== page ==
When they finally reach Kyoto, Celia is surprised by how modern it looks and how many people are wearing American style clothes instead of kimonos. Finding the house is a bit tricky because the houses don’t always have house numbers and not all of the streets have names. (This is true, although there is a system behind the lack of names and irregular numbering.) People stare at the Bronsons because they’re blond and stand out from everyone else as foreigners. At the house, they meet the maid, Tani, and the cook, Setsuko. Gran explains to the kids how they need to change their shoes when they enter the house and how the bedding in the bedrooms is folded and put away during the day. (Again, I really like the little pieces of information about daily life and culture.) Celia admires the garden of the house, but she notices a strange lump of concrete that seems oddly out of place. It turns out to be a bomb shelter, left over from the war. The door to the shelter is locked, so for much of the book, the characters are unable to look inside.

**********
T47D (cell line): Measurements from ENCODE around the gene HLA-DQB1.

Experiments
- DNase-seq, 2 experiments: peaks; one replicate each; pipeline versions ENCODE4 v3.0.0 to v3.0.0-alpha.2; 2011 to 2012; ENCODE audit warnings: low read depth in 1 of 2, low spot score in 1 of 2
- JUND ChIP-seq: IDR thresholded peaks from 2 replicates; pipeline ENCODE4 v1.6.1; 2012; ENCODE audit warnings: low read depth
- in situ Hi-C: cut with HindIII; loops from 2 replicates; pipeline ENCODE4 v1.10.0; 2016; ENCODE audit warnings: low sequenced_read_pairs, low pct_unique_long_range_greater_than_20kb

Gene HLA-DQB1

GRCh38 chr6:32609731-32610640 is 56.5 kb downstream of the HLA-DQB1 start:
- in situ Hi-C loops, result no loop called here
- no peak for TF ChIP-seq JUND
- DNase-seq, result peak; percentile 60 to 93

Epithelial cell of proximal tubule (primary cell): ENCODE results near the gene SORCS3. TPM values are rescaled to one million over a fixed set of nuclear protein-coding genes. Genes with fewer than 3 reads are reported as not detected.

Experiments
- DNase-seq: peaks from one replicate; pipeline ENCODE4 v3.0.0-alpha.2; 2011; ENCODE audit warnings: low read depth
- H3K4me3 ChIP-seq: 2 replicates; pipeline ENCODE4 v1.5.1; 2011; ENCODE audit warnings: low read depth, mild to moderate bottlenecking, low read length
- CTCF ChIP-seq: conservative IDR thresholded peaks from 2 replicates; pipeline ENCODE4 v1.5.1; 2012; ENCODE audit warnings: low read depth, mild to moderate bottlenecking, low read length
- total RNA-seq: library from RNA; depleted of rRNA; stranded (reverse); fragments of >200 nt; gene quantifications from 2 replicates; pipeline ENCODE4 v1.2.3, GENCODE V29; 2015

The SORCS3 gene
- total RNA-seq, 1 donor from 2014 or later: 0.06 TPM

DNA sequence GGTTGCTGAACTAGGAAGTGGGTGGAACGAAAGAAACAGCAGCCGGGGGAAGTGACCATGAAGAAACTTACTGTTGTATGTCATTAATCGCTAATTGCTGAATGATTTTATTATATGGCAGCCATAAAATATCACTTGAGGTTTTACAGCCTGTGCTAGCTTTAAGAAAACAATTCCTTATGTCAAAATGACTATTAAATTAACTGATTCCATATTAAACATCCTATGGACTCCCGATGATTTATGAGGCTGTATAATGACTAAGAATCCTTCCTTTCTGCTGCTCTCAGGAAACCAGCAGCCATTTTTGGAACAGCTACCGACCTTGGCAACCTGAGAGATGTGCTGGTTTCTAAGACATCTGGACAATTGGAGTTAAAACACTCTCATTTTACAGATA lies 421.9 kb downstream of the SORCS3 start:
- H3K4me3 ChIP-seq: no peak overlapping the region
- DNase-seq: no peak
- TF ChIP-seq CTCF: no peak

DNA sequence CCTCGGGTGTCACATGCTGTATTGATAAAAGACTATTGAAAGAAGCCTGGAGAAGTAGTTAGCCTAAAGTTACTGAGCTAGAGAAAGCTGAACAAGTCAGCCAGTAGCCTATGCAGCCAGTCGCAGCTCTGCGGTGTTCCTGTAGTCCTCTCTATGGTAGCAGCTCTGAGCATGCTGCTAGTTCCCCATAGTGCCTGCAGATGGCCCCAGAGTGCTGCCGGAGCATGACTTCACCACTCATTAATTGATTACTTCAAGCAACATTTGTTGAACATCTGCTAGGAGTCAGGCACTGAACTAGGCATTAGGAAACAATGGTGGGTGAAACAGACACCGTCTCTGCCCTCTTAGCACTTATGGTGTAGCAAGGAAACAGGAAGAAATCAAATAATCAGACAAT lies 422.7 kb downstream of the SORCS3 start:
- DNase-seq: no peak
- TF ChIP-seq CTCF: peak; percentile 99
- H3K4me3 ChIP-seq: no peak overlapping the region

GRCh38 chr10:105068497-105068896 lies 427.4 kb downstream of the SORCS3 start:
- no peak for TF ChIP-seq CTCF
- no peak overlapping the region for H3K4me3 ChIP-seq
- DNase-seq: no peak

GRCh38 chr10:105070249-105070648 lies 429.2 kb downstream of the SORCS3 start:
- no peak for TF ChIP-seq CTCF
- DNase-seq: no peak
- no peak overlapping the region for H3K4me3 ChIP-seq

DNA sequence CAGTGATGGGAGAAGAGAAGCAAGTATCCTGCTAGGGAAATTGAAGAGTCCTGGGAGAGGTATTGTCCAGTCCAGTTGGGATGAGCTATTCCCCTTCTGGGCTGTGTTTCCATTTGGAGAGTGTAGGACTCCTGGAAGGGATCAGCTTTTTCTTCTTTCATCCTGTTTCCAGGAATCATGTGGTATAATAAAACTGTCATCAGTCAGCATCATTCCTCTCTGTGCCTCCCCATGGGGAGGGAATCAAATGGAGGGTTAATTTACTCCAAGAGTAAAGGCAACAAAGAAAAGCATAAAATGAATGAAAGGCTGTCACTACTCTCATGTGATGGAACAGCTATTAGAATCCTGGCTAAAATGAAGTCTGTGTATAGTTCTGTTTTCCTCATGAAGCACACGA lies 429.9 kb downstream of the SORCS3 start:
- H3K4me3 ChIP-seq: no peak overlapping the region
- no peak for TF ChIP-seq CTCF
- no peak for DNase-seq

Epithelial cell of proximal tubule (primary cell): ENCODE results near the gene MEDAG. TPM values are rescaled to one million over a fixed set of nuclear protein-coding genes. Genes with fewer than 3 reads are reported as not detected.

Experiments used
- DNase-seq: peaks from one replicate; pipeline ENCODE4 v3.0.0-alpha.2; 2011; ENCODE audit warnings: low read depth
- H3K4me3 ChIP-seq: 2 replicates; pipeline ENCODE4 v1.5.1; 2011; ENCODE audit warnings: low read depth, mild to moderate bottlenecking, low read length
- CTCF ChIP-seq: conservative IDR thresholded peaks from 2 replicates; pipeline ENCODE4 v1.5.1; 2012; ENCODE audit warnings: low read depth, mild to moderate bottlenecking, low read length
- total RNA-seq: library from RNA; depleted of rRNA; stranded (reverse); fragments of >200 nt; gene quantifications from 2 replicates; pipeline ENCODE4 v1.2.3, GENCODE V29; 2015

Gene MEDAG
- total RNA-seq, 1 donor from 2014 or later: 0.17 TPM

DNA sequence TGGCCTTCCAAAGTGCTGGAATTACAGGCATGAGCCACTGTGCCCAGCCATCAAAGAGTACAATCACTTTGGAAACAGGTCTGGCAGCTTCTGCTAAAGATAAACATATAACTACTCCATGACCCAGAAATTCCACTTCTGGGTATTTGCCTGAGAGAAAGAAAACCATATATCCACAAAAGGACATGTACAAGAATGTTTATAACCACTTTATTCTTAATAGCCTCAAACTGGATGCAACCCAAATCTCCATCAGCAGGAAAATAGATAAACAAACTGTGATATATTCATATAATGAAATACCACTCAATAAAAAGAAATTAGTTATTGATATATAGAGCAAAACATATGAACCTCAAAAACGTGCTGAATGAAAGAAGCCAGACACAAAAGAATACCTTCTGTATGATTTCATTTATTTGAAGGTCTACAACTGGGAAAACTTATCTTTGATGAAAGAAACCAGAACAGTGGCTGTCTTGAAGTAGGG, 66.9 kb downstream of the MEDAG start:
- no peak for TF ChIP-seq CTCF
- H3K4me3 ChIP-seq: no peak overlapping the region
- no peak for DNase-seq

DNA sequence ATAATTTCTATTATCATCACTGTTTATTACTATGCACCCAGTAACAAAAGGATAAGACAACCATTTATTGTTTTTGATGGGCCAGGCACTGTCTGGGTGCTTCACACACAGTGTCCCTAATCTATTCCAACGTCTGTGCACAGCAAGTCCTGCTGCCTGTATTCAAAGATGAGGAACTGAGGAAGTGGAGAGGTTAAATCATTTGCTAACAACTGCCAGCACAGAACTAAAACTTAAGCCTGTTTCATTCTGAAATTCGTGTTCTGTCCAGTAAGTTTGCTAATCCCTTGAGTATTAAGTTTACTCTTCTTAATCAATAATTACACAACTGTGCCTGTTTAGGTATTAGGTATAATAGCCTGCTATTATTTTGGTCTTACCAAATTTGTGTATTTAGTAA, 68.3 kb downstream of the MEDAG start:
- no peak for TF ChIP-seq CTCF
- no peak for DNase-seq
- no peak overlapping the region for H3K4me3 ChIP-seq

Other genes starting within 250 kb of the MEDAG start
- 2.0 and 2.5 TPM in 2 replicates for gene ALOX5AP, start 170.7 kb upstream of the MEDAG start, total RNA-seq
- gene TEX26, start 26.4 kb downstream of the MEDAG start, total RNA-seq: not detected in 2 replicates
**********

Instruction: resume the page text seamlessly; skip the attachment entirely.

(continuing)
Then, Celia spots a Japanese girl from a nearby house watching her. She tries to say hello, but an elderly man discourages the girl from talking to Celia. However, a boy named Hiro stops by because he’s been studying English in school and would like to practice by talking to them. Hiro isn’t bad, but his pronunciation is off, partly because of the r/l sound that’s practically cliche in fiction. (The r/l confusion in Asians who speak English is based in reality, not just fiction. Many Asian languages, including Japanese have a sound that’s about halfway between ‘r’ and ‘l’, which causes confusion to English speakers, who are accustomed to those sounds being completely separate from each other. This is one of those books that spells things people say how they’re pronounced in order to convey accent, which I tend to find annoying. The way Hiro’s speech is conveyed seems to be pretty accurate for a beginning speaker of English who is accustomed to Japanese, including his mispronunciation of “baseball” as “beso-boru.” I’m not really fond of books that over-emphasize accents in writing because there are a lot of really corny jokes in old movies based on the r/l sound confusion, and they tend to overdo it and try to carry the jokes too far, but I’ll go easier on this particular book because it’s important to the story that Hiro is learning English pronunciation. I also appreciate that there are some Japanese words and phrases and their translations in the book, which is educational.) Stephen, always the rude one, picks on Hiro’s pronunciation while he’s visiting, and when he leaves, he calls him an “oddball.” Gran disapproves of Stephen’s attitude and tells him that Hiro might teach him “a few things.” Stephen does become friends with Hiro and some of Hiro’s friends, and Celia admires Stephen’s ability to make friends easily, but it occurs to me that might not be entirely due to Stephen’s friend-making abilities because his new friends also need the ability to tolerate him. (Mean people can be sociable and attract others because they’re self-confident, but rudeness is also trying, especially when you’re around it for long periods. Also, I’m pretty sure that Hiro doesn’t know what Stephen said about him behind his back.)